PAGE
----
Basil Leaves, Black Spots
Answered by: Inge Poot
Question from: Cindy Udell
Posted on: August 4, 1998

About two weeks ago I planted two Genovese basil plants I had purchased from you. They were planted in a very large container in new, good-quality potting soil. Today I noticed that although the upper leaves are growing nicely and have good color, the lower leaves have black spots and are falling off.

Can you tell me what the cause of this problem might be, and how to treat it?

Since the conditions in your growing area are probably different from those in ours, the tender basil leaves grown by us might not be able to survive in your conditions. Since the plants have good fresh soil, they are growing new leaves that are perfectly suited to their growing conditions and are allowing the old leaves to senesce. Dying leaves are a perfect host for every opportunistic fungus spore carried onto them by the aircurrents. The black spots are the sites of infection and those leaves should be picked off by you and destroyed. That way they cannot produce new spores that just wait for the plant to be stressed in any way and then attack other leaves.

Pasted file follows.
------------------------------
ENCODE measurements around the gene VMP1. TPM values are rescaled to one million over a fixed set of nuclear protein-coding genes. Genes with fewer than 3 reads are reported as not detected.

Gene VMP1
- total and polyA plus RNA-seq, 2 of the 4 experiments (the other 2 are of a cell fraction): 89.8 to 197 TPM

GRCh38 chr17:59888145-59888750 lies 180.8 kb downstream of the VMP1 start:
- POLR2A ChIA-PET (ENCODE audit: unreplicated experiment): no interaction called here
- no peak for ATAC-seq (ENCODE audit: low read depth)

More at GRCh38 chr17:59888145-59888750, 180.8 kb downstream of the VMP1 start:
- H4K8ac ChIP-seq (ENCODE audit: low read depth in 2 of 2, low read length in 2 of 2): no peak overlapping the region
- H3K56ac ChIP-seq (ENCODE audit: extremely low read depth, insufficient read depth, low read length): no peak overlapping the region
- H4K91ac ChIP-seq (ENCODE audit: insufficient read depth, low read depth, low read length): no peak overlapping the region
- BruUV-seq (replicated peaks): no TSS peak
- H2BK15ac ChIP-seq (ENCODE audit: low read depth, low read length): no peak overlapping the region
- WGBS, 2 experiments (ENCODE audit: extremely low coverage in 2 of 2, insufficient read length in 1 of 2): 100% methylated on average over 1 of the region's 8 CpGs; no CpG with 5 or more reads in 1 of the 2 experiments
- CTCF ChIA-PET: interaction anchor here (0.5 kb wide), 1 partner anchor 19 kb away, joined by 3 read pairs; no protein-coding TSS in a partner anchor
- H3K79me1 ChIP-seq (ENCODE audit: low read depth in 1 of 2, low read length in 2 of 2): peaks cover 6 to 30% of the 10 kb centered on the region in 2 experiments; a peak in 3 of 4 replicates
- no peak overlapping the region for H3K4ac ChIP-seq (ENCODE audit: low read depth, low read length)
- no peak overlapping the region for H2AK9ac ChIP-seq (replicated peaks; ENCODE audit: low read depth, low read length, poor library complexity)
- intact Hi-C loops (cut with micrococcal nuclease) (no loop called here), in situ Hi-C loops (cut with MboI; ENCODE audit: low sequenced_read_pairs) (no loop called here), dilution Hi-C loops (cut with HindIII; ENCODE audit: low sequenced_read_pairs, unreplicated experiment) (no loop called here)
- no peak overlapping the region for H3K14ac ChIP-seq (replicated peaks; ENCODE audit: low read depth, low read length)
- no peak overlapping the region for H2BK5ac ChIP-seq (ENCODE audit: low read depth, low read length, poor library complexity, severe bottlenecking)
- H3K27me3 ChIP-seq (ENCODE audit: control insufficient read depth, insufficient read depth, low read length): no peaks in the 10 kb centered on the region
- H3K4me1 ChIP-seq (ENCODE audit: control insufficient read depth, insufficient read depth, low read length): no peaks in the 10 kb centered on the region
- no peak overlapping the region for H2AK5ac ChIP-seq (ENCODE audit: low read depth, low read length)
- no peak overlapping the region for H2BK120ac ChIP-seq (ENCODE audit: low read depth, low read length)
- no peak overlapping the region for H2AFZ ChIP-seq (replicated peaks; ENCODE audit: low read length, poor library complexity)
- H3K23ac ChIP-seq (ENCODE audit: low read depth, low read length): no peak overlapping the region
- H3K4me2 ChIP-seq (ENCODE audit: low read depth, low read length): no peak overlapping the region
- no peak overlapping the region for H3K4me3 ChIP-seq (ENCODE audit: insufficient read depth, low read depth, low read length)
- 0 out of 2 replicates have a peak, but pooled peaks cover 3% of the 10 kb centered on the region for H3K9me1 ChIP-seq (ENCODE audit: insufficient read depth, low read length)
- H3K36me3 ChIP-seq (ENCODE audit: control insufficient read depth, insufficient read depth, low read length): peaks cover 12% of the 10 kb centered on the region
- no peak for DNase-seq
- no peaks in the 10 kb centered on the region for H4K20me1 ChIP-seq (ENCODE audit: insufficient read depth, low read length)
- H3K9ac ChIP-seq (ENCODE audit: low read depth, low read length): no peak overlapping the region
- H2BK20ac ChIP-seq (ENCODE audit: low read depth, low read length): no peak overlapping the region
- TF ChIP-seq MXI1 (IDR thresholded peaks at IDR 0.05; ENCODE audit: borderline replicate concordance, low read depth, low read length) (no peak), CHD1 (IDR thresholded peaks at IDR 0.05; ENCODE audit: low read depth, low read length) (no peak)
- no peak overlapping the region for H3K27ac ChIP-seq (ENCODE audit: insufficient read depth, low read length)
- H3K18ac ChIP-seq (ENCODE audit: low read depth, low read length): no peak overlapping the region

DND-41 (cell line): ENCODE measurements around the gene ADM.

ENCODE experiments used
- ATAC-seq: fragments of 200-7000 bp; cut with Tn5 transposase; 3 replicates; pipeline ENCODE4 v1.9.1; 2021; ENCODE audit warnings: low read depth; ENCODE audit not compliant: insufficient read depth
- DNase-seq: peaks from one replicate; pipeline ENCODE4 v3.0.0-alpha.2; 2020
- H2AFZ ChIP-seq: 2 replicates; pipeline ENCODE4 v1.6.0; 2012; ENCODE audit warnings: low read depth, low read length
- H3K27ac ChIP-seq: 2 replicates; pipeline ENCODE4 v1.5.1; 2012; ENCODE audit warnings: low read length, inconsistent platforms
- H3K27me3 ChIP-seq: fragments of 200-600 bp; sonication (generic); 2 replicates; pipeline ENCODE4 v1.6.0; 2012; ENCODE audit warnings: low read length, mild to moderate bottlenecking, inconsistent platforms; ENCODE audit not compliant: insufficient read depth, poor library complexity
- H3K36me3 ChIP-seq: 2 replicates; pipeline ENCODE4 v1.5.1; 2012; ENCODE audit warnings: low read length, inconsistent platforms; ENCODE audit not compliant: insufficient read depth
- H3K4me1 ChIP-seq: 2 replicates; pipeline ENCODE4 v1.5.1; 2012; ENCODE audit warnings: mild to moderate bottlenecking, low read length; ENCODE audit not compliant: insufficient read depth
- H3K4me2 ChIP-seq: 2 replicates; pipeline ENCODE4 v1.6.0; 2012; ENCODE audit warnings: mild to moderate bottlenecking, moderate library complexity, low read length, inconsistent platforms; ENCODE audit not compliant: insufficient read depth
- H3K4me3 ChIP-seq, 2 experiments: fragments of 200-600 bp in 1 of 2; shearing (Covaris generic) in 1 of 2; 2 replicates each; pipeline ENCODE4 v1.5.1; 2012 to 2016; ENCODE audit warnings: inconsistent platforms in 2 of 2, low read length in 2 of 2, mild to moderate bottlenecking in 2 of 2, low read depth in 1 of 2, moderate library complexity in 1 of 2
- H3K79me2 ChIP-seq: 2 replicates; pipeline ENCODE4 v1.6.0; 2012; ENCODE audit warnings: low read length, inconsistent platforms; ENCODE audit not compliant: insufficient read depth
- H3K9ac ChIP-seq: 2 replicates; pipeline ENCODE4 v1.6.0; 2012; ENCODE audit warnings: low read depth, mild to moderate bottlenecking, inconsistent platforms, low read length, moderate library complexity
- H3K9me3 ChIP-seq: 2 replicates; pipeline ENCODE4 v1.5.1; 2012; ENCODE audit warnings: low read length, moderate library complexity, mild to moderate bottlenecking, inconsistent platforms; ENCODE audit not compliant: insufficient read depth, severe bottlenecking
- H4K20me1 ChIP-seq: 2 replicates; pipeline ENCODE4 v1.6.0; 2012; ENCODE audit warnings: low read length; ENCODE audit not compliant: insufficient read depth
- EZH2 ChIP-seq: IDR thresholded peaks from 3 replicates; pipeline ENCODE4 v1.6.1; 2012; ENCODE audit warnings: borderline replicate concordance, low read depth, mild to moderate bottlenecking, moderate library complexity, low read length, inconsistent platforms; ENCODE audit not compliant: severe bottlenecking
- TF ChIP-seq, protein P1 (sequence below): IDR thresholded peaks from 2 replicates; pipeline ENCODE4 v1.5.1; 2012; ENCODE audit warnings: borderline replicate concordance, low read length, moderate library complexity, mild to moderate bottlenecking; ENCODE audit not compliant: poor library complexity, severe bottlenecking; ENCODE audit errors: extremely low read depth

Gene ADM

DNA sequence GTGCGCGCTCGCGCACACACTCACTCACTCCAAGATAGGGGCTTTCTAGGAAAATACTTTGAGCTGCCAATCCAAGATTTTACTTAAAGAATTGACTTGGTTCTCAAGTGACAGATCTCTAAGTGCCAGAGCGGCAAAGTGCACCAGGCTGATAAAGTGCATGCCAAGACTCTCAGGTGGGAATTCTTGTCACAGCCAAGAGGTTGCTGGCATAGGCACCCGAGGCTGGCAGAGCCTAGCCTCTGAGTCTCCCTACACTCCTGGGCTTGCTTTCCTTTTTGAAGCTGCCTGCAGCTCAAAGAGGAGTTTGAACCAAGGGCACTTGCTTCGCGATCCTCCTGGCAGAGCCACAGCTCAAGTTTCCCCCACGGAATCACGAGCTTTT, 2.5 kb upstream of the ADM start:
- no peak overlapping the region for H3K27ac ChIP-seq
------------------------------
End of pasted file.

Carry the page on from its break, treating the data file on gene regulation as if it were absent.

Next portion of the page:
Also make sure that plants are dry by nightfall since damp leaves allow spores to stick to them and grow into their tissues during the night. Good air movement is another preventative measure, because it does not allow any spores to settle down onto leaves, but keeps them suspended in air.

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